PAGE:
When a defendant timely files a motion for arrest of judgment, this court reviews whether the complaint was jurisdictionally defective under the pre-Hall standard, which asks whether the complaint “omits one or more of the essential elements of the crime it attempts to charge.” Scott, 286 Kan. at 63; see K.S.A. 22–3502 (providing arrest of judgment should be granted if “the complaint, information or indictment does not charge a crime or if the court was without jurisdiction of the crime charged”). Even though the pre-Hall standard focuses on “ ‘technical considerations, rather than practical considerations,’ “ a complaint is still sufficient if it “substantially follows the language of the statute or charges the offense in equivalent words or others of the same import so long as the defendant is fully informed of the particular offense charged and the court is able to determine under what statute the charge is founded.” Scott, 286 Kan. at 63–64.
The parties agree that Hurd was convicted of two counts of K.S.A. 22–4904(a)(1), which provides that “within 10 days of the offender coming into any county in which the offender resides or is temporarily domiciled for more than 10 days, the offender shall register with the sheriff of the county.” Both charges in the final amended complaint alleged Hurd “did ․ knowingly fail or refuse to give written notice of any change of address within 10 days of change to the Seward County Sheriff's Office.”
Although the complaint correctly identifies the entity Hurd should have notified—the Seward County Sheriff's Office—it incorrectly identifies the factual circumstance requiring him to notify the sheriff's office as “any change of address” instead of “coming into any county.” And complicating the complaint further, the incorrect language in the complaint appears to originate from another section of the statute, K.S.A. 22–4904(b), which requires an offender to register with the Kansas Bureau of Investigation within 10 days after the offender “changes the address of the person's residence.”
Thus, the complaint's language did not substantially follow the language of the K.S.A. 22–4904(a)(1), nor did it charge the offense in equivalent words such that it fully informed Hurd of the particular offense charged.
Further, contrary to the panel's holding in this case, the State did not merely charge alternative theories of the same crime. The final charging document blended language from two different statutory provisions, creating confusion as to which provision Hurd was charged with. While amending a complaint to charge alternative theories may be proper, blending statutory provisions so no crime is charged is not.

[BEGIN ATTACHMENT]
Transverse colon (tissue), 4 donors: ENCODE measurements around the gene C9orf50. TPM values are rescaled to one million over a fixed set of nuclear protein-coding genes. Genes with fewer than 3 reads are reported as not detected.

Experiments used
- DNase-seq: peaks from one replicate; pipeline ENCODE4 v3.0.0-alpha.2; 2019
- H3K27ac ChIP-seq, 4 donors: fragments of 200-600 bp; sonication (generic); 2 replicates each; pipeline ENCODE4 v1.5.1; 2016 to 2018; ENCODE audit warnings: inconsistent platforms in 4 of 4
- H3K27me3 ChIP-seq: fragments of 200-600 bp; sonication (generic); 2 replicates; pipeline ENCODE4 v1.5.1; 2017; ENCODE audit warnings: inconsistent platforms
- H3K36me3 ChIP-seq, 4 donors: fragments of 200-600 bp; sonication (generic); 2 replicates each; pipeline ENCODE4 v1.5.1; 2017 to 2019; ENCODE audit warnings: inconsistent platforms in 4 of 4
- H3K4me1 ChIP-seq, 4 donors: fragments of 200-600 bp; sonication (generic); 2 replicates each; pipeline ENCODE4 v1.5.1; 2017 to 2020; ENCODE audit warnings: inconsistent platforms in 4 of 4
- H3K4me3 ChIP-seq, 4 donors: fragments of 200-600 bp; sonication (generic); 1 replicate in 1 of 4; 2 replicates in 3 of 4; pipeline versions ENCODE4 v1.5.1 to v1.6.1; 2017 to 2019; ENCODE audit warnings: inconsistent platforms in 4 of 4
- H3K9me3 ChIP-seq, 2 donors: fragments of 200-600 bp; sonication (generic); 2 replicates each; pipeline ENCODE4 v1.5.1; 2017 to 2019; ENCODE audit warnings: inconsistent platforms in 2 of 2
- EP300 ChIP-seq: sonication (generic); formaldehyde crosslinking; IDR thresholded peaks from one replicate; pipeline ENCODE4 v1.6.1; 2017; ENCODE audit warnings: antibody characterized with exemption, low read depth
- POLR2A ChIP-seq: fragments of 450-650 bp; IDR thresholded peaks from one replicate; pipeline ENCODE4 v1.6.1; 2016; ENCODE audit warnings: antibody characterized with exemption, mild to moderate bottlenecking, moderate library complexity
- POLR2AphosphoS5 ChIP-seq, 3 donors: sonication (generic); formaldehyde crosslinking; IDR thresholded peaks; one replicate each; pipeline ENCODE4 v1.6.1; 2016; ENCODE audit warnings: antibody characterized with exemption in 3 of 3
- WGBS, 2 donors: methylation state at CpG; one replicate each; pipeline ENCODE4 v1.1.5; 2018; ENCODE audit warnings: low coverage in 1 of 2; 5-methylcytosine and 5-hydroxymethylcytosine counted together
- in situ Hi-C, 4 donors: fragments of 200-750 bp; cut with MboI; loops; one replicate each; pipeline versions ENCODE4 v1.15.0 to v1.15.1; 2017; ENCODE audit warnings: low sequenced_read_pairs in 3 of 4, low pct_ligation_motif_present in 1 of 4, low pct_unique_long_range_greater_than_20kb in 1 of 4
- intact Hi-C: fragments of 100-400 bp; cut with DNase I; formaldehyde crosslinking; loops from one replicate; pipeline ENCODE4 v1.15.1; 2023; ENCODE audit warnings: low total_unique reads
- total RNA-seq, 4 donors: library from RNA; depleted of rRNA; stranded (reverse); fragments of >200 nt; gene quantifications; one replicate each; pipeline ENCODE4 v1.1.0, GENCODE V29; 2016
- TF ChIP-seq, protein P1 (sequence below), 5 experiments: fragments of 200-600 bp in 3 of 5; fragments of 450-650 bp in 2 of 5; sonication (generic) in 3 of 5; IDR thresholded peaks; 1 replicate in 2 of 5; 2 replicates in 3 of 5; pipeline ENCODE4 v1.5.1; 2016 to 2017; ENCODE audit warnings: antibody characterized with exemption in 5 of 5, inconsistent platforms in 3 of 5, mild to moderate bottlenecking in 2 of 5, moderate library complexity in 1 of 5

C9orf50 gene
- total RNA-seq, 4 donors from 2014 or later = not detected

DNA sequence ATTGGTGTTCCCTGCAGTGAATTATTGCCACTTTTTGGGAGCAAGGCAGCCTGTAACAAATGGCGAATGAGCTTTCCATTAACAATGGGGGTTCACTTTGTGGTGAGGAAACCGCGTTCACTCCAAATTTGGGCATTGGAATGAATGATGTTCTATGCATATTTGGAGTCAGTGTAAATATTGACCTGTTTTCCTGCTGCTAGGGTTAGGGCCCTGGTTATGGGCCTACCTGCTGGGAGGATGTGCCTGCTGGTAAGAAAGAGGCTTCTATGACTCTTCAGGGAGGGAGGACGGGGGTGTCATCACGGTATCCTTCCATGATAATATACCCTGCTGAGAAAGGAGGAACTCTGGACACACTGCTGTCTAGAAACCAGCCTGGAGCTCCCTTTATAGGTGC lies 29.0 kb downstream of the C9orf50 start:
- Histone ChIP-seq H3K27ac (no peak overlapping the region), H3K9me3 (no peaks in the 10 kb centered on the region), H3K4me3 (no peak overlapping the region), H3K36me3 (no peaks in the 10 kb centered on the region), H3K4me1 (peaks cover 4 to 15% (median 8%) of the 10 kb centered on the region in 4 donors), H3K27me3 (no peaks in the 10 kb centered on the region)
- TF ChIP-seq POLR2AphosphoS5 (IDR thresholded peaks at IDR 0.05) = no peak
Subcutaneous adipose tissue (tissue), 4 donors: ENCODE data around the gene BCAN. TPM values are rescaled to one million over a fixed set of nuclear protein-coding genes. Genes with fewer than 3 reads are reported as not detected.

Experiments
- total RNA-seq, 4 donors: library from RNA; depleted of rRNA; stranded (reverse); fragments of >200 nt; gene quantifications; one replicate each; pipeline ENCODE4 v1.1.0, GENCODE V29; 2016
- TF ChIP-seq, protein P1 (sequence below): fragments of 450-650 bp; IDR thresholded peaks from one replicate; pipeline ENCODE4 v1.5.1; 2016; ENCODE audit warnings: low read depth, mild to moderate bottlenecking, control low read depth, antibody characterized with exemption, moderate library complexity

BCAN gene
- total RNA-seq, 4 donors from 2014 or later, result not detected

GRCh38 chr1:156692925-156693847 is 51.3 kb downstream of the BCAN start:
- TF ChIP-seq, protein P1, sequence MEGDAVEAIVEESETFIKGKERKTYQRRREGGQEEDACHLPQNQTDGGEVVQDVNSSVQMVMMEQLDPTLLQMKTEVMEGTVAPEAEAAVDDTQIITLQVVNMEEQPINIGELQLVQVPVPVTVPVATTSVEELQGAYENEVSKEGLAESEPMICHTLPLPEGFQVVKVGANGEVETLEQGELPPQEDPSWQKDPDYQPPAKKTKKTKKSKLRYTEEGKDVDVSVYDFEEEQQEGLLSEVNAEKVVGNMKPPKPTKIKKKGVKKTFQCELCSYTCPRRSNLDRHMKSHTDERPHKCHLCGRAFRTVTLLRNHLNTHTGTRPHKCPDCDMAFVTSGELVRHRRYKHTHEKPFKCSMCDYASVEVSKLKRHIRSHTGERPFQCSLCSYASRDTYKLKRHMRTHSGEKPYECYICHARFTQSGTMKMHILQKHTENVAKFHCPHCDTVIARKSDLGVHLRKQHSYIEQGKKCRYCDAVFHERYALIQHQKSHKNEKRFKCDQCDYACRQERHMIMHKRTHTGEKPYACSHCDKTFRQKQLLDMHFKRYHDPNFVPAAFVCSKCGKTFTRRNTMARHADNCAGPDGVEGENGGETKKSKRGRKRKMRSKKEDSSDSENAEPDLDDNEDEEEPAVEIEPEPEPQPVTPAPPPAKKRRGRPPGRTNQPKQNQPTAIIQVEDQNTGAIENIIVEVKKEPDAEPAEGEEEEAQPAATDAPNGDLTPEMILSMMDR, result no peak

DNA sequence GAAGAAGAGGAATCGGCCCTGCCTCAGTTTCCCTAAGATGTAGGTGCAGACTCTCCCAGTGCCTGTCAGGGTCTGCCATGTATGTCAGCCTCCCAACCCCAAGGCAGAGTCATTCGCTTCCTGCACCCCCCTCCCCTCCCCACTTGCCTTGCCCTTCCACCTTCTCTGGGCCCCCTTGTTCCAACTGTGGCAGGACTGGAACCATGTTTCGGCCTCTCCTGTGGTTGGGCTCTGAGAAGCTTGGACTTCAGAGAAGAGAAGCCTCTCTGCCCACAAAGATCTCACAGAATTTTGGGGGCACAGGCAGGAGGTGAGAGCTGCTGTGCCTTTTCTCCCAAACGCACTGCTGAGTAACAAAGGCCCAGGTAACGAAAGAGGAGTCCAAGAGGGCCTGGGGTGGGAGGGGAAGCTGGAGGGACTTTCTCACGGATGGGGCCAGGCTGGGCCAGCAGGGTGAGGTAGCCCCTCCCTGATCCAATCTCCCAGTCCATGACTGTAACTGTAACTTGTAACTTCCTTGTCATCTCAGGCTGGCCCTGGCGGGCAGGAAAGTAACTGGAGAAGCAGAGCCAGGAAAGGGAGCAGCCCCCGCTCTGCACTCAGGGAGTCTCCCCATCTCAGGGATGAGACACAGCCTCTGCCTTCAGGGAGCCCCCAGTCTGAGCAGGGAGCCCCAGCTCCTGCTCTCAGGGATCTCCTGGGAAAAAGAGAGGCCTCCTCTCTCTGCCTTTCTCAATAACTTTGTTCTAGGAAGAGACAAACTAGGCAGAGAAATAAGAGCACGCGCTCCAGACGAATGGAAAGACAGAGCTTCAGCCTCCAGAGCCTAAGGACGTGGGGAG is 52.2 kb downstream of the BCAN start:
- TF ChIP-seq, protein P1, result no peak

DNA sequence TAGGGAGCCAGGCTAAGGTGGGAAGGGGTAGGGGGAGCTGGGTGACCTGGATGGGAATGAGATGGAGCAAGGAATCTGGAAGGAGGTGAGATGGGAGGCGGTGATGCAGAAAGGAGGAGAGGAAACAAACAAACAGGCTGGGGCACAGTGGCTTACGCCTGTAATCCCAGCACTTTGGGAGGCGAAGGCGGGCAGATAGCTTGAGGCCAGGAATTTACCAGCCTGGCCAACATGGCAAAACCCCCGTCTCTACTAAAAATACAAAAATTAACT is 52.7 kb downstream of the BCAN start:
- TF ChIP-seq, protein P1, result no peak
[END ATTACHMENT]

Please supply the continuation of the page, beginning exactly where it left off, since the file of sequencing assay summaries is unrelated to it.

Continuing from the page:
In his brief and at oral argument, Hurd argued that if we conclude the district court erred in denying his motion for arrest of judgment, we must reverse his convictions and the State cannot retry him on the same allegations. Admittedly, this court has interchanged the terms “reversed” and “void” in similar circumstances. Compare State v. Reyna, 290 Kan. 666, Syl. ¶ 5, 234 P.3d 761 (2010) (stating convictions must be “reversed”), cert. denied 131 S.Ct. 532 (2010), with State v. Sanford, 250 Kan. 592, 602, 830 P.2d 14 (1992) (stating convictions were “void”). But we clarify here that the term “void” is more appropriate because a motion for arrest of judgment should be granted only when the State failed to charge a valid crime and the district court lacked jurisdiction from the inception. See Black's Law Dictionary 921 (9th ed.2009) (stating void judgment is null from its inception).
Regardless, this court has long held that when a conviction is voided or reversed under a motion for arrest of judgment, the State can recharge the defendant on the same allegations. See Sanford, 250 Kan. at 602; State v. Crozier, 225 Kan. 120, 122–23, 587 P.2d 331 (1978); The State v. Stephenson, 69 Kan. 405, 409–10, 76 P. 905 (1904). Therefore, our conclusion that Hurd's conviction is void as a result of the district court's error in denying his motion for arrest of judgment simply places Hurd in the position he was in before he was initially charged.
The State presented sufficient evidence to convict Hurd of criminal threat.
Next, Hurd argues the State presented insufficient evidence that he criminally threatened Jonathan because it proffered no evidence that Hurd intended to terrorize Jonathan, rather than Frank. If Hurd is correct, double jeopardy prevents us from remanding this charge for retrial. See State v. Schoonover, 281 Kan. 453, 463, 133 P.3d 48 (2006).